Be sure to check some of Arie's music on https://soundcloud.com/arievandeven, and Yacht Club Music on Facebook and Instagram, and if you'll be in the Toronto area in February the Cygnus Trio will be presenting "Lost Islands", a program reflecting on the connection between memory and personal geography. Arie's piece 'Algoma Miniatures' will be premiered at this concet,which takes place 8pm February 22nd at Gallery 345. Tickets can be reserved through info@gallery345.com and more information on the event is available here on my website /concerts and on facebook at Lost Islands: The Cygnus Trio.

To keep up to date on my performances and collaboration, feel free to join my mailing list, and if you have any thoughts of your own to share about humour, composing music, anything covered in this blog and interview, or even if you want to share what you ate for breakfast, leave a comment below!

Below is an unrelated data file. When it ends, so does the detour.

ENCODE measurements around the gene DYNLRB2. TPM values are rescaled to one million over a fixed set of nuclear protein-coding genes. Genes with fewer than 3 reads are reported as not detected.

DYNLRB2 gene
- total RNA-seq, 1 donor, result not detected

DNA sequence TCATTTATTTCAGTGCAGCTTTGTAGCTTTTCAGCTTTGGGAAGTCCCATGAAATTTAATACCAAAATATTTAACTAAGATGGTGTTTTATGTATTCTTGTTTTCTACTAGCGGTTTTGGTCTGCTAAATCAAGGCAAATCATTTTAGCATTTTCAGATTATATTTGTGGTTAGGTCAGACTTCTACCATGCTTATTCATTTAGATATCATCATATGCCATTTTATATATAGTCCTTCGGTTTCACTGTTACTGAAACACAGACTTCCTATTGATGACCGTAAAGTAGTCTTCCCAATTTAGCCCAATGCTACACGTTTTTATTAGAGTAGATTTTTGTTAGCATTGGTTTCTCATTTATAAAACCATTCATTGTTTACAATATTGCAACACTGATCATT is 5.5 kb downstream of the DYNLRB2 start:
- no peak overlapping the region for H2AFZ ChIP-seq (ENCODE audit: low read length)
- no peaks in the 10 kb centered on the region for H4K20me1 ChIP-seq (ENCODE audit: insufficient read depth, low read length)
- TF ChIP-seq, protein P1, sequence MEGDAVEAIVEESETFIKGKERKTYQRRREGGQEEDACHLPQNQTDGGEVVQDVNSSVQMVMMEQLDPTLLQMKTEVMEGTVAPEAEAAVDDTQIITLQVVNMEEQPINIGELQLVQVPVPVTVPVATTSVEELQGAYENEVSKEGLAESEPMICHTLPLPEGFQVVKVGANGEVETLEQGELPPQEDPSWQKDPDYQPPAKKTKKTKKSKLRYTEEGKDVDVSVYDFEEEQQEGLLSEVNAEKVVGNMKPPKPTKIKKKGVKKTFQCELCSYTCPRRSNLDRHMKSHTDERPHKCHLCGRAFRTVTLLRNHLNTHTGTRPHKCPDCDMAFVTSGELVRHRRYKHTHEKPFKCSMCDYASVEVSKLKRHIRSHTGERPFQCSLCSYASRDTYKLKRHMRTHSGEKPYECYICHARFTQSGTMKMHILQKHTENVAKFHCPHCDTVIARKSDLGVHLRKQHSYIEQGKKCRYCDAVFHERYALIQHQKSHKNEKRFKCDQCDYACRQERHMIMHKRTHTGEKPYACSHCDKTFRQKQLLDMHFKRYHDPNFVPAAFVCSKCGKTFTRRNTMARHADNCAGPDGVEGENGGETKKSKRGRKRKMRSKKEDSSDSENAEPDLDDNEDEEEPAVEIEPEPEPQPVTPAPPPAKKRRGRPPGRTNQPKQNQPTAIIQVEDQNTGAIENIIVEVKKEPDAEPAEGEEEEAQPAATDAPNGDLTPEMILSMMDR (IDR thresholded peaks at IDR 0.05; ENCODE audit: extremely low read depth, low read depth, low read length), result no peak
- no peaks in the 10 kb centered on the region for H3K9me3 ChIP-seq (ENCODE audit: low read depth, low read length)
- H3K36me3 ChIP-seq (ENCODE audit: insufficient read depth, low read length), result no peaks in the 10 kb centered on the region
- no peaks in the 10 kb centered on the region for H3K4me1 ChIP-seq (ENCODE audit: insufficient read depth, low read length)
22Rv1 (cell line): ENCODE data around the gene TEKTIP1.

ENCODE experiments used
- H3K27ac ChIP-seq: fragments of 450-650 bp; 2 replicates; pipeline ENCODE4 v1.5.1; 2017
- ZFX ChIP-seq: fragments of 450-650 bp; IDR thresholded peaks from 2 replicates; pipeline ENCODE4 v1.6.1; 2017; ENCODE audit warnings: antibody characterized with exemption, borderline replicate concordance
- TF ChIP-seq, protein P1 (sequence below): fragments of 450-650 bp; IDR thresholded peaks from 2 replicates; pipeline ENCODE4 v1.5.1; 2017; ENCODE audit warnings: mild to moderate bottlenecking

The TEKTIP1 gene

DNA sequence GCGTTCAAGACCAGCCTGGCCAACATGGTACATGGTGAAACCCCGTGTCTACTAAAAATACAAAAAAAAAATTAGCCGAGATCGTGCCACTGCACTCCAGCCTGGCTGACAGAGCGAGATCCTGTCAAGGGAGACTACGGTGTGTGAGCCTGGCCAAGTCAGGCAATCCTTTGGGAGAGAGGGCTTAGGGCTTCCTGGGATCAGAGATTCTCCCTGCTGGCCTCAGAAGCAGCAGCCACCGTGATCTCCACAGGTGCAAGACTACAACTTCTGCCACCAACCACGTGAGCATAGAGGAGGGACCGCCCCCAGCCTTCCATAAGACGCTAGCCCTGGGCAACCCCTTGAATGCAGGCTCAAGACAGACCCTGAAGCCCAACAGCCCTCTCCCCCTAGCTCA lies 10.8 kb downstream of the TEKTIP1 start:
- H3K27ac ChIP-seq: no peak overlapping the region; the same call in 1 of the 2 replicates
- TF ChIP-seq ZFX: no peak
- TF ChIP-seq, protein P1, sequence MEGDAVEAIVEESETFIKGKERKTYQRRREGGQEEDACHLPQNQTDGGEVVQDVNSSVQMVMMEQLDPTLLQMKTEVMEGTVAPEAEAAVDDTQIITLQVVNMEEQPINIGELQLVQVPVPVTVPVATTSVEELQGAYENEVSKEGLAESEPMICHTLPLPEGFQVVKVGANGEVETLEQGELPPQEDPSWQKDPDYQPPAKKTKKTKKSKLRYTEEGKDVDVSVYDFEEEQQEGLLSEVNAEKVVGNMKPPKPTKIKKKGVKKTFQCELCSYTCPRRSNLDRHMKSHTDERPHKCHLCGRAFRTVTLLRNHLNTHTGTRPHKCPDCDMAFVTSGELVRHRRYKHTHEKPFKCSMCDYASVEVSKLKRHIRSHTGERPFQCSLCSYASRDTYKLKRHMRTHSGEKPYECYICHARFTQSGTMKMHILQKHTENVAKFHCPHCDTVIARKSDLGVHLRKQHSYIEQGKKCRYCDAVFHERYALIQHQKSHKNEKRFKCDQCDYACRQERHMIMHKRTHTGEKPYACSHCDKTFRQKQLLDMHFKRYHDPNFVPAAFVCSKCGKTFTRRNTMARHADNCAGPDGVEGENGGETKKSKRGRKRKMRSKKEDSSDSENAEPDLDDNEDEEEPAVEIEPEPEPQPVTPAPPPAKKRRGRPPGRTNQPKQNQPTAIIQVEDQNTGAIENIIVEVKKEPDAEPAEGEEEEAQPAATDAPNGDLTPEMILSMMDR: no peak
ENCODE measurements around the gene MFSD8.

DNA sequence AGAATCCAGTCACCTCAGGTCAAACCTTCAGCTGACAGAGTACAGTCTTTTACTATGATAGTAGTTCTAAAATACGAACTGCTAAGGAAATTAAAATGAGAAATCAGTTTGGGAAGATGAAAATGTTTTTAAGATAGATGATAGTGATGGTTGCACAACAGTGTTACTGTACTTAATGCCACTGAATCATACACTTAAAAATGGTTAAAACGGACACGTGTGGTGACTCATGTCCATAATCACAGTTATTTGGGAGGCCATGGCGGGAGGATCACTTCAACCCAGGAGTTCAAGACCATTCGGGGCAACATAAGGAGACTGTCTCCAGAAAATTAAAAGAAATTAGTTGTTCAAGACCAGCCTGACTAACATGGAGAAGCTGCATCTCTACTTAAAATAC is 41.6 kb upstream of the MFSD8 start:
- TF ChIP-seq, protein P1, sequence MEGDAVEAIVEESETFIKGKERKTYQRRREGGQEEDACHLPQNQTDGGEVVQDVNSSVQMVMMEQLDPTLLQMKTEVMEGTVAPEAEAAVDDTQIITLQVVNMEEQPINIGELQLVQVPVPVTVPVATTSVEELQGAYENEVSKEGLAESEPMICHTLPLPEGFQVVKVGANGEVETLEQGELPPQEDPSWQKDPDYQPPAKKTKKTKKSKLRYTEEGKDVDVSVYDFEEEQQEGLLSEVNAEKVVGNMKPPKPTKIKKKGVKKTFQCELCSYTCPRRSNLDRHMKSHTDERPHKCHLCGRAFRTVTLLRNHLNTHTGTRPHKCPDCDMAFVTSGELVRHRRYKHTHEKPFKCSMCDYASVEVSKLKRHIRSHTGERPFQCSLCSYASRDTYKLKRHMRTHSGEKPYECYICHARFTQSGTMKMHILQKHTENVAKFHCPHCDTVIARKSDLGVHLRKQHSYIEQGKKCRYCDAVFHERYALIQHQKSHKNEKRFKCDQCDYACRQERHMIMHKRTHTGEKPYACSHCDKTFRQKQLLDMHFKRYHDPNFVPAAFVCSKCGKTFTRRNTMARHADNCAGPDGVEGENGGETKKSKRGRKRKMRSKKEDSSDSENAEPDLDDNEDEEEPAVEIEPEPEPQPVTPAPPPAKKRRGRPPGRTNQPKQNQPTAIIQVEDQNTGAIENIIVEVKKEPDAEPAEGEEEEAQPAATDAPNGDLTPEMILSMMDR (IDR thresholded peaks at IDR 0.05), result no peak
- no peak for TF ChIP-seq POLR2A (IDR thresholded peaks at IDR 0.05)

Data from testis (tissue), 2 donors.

Backstage Vol. 1: A Musician's Life 

Dropping the statement, 'I am a professional musician' at a social gathering, or at the dinner table with the extended family is almost always met with these two responses: *surprised, smiling face* "It's great to hear that you are doing something you love with you life", and then "What do you do then?" That second statement (the question) often gets this response: blank stare, half open mouth, thinking what the simplest way to describe my life is. I can't simply bombard them with, "well I played for this ensemble's' concert last week, and I am playing a reception next week, and I am collecting research data, and then I have this accompaniment gig, etc etc etc etc" on and on for ever. And that is maybe not even the best description of what it IS that I do. If were to explain what it is I am always striving to do I would say "spread joy, through music, performance experience and education" I would have the follow up question "Great, but what's your job?" as if to imply that I can't earn a living that way! I know....if you are a musician reading this I'm sure you've had similar experiences.